Sam heard a sudden crash of glass from the bathroom.
He rushed into the bedroom to find his wife, Sandy, in an unusual position on top of their glass-top, oak-lined coffee table. In fact, she was not on top of the coffee table at all. She was in it. And, there were shards of glass (some large, some small) scattered on the carpet around her beside their bed.
"What happened?" Sam yelled frantically.
"Help me!" demanded Sandy, ignoring Sam's question. "I'm stuck!"
She was indeed stuck. Her ample, 72-year-old buttocks, stuffed into thin, white panties underneath her ragged pink nighty, had snugly landed in the opening of the coffee table which once, just minutes ago, held a glass center piece – a beveled square which now was in dangerously sharp pieces on the bedroom carpet.
"I stepped on the coffee table to open the window," Sandy finally explained. "It's hot in here. I needed some fresh air. I'm OK. I just can't get out."
"I'll call 911,"' Sam quickly decided, quietly cussing the damn coffee table he never wanted but still survived the extensive downsizing they had recently endured during their recent move from their house into a new condo complex.
"No!" Sandy insisted. Not moving, she sat stiffly at an odd angle inside the table.
"I can't help you," Sam yelled. "I'll call Mike."
"We don't know Mike that well, Sam!"
Nice-guy Mike was the neighbor who had helped Sam and Sandy move into their new condo unit two months earlier. And, after all, Sam was only in his shorts and could hardly walk without his walker due to arthritis. His cell phone was in the living room.
"Hold on. Don't move," Sam ordered, checking all four sides of the table. "Let's just think about this for a moment."
"Come on!" Sandy yelled impatiently. "Get me out of here!"
It was then that Sam saw small drops of blood drip from Sandy's butt onto the bottom of the oak coffee table. He knew he had to do something, so he cleared the glass around the table and tried to lift Sandy out of the square opening. He couldn't do it. She was too heavy.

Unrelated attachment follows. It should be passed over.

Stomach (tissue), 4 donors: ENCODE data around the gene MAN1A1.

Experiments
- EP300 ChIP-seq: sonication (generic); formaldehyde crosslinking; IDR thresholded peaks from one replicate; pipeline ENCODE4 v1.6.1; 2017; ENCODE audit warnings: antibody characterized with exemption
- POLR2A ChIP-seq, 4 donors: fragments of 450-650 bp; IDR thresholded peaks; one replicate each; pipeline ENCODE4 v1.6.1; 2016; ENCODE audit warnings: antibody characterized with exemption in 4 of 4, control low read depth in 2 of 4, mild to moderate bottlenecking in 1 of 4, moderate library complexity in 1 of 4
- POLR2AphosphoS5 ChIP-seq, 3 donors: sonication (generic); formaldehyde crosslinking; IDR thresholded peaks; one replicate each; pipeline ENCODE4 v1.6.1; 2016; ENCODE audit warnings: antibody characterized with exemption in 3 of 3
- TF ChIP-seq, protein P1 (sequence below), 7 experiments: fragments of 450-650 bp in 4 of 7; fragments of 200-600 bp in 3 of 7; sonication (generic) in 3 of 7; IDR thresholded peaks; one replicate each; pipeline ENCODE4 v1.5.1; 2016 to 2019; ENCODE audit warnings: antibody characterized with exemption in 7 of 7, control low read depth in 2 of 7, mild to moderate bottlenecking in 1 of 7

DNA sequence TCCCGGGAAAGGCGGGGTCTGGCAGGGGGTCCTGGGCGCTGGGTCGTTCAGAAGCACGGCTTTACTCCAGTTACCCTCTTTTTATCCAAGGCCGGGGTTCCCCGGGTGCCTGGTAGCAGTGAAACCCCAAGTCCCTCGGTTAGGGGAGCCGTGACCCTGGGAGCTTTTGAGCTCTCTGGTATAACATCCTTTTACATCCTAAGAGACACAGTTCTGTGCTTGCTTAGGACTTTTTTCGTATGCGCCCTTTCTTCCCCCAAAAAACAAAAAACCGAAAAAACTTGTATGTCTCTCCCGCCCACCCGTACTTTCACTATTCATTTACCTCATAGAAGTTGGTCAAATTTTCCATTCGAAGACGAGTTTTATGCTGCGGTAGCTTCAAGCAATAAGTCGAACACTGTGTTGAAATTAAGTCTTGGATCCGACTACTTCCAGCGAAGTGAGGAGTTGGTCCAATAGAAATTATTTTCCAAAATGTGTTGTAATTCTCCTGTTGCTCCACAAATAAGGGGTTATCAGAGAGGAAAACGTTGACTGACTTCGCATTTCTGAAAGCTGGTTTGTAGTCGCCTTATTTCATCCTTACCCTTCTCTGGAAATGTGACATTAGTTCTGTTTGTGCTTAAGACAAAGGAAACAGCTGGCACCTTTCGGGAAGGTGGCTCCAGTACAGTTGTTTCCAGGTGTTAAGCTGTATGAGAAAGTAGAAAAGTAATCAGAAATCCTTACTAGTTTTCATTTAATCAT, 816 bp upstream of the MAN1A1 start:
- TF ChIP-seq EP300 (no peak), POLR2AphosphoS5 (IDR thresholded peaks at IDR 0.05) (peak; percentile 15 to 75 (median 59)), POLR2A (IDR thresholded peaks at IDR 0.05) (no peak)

"I have to go to the bathroom," Sandy suddenly announced matter-of-factly, as if that didn't complicate the situation.
In desperation, Mike finally started slowly rocking the table coffee sideways, but that did not help. He then noticed the curved ends of the table and leveraged that curvature just enough so Sandy gradually rolled out of the table, slowly got to her feet and went into the bathroom.
Following her from behind, Sam saw that the seat of her panties was ripped into three distinct verticals. He gently lowered her panties from behind, but he only found small bits of glass in her fleshy posterior. The bleeding had stopped. He treated her small wounds.
He now likes to tell this story with one add-on, which is not entirely true and she cannot easily verify – that Sandy's butt still retains scares in the form of a cross from the night she crashed through the coffee table.
To this day, Sam marvels at how happenstance can sometimes determine an individual's well-being. He now recognizes, as a mature adult, that one's life is often shaped by an unanticipated and unplanned situation that can cause real harm or mean unusual luck. And, it doesn't matter whether that unanticipated situation stems from basic stupidity or just an unfortunate circumstance beyond someone's control.
Sam likes this quote because it sums up his current understanding of happenstance:
"You never know what worse luck your bad luck has saved you from."
― Cormac McCarthy, "No Country for Old Men"
But, he also likes his version of the same quote: "You never know what bad luck your good luck has saved you from."
That reminds him of three tragic dates in his lifetime: December 7 ... September 11 ... and January 6. Lives lost but also lives spared through happenstance.
Sam's takeaway tip from this episode: Marvel at humankind’s ability to thrive through the good and bad results of happenstance
Use “My Latest Legacy Nugget” resources to share your “opening Up” comment with a family member or friend.
Here’s to elderhood and vulnerability!
Jim Hasse, ABC, GCDF retired, author of “Opening Up” newsletter
“Story-guided Discussion for Finding Peace with Vulnerability”
It was the 1950s. For grade school, I attended an orthopedic (yes, segregated) grade school for kids with all types of disabilities so I could receive physical therapy for my cerebral palsy on a daily basis.
That meant staying with a week-day family in our capital city 60 miles from our home farm and taking the Greyhound bus to get home on weekends.
I ended up staying with four different week-day house parents over seven years. That gave me experience in adjusting to a range of family life styles very few kids back home had at that time.
Some 20 years later, I found myself traveling with one of my house parents on two separate People-to-People tours – one through Europe and the Soviet Union and the other through the length of Africa. That gave me another opportunity to broaden my view of life.
Let’s disregard the implications “happenstance” may have for us in terms of luck or divine guidance and concentrate just on what currently sparks good memories for us.
*When has “happenstance” changed your life in a positive way?